The Green Bank Telescope

GBT 4mm Receiver Project Book

Chapter 4

Calibration and Optics

Authors: David T. Frayer, Galen Watts



The 4mm calibration document (pdf) linked here discusses the specifications and calibration plan for the GBT 4mm receiver. The specification to maintain better than about 3% relative calibration of the instrument drives the calibration strategies and design of the instrument. We plan to adopt a three load calibration system (cold, ambient, and sky). By using the cold and ambient loads we can accurately calibrate the system gains and expect relative calibration uncertainties on the derived T_{A}^{*} antenna temperature scale of order 1--3%. With the addition of the sky-load, we can monitor the weather conditions and verify the self-consistency of the calibration solution with the adopted opacity and atmospheric temperature.

Calibration Specifications

  • Short-term gain stability -- A short-term gain stability of the receiver output in volts shall be better than 1% over times of less than 10 seconds.
  • Long-term gain stability -- The receiver drifts shall be well behaved such that one can calibrate out the drift for time scales of at least 10 minutes from a simple linear interpolation between two measurements to better than 1%. The long-term gain stability of the instrument will determine how often calibration scans are needed.
  • Relative antenna temperature scale -- The conversion of measured instrumental volts into the antenna temperature scale corrected for atmospheric attenuation (T'_A) shall be measured to 3% accuracy. This specification reflects the repeatability of making relative measurements with the instrument. The output temperature scale of the GBT data taken with the 4mm receiver shall be in units of T_A^{*}, but this 3% accuracy specification is explicitly for T'_{A} and does not include our ability to measure ohmic losses and rearward spillover and scattering (i.e., eta_l).
  • Absolute temperature scale -- The derivation of the telescope-independent absolute temperature scale depends on measurements of planets of known brightness and the derivations of several telescope efficiencies. The calibration goal is to provide absolute calibration at the 15\% level. This specification implies that we need to measure the effective main-beam efficiency ($eta_{mb} = eta_c*eta_{fss}) with an accuracy of 15%; T_{mb} = T_{A}^{*}/eta_{mb}.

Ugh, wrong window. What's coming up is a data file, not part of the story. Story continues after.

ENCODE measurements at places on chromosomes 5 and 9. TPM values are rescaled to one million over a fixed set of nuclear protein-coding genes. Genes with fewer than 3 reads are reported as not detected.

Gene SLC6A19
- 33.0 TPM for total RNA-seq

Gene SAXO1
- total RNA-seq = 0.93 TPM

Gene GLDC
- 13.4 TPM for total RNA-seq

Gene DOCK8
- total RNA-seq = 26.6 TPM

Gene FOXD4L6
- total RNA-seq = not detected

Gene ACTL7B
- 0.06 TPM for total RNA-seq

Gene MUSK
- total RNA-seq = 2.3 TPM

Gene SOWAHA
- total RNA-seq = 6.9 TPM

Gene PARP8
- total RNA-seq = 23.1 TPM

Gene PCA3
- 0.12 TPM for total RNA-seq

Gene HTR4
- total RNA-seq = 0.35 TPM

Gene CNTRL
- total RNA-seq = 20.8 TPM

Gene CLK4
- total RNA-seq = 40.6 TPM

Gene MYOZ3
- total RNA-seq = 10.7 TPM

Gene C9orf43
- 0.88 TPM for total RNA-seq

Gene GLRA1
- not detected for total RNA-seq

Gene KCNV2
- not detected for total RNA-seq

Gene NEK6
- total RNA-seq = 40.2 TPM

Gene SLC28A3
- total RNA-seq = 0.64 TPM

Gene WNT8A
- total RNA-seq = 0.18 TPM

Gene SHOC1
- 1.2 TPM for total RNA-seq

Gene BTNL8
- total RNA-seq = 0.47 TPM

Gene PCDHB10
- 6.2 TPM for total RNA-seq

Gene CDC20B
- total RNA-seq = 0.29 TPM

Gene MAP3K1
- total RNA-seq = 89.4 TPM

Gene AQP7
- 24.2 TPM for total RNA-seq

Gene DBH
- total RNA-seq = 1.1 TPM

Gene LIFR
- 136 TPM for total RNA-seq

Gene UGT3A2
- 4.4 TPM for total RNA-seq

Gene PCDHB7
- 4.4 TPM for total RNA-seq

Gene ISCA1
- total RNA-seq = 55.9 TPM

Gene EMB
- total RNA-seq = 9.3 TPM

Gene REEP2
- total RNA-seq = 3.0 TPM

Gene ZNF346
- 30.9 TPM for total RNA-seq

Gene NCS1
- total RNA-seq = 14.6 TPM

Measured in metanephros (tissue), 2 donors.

Monitor and Control Specifications Associated with Calibration

  • The control system shall be able to move the optical table to place the sky, a cold load, and an ambient load into each of the two beams.
  • The control system shall be able to move a quarter-wave plate into one of the beams for VLB circular polarization.
  • The 4mm system needs to support the DCR, spectrometer, GUPPI, and VLB backends. The DCR backend will be used for pointing, focus, and occasional tipping observations. Only one beam of the 4mm system will be used for VLB observations.
  • The system shall be able to collect the data from the calibration sequence for each of the supported backends. The cold and ambient loads are 180 degrees apart on the table and can be alternated between the two beams. A typical calibration sequence will consist of the following:
    • Sky observations in both beams (off source)
    • Ambient-load observations in beam 1 and cold-load observations in beam 2
    • Ambient-load observations in beam 2 and cold-load observations in beam 1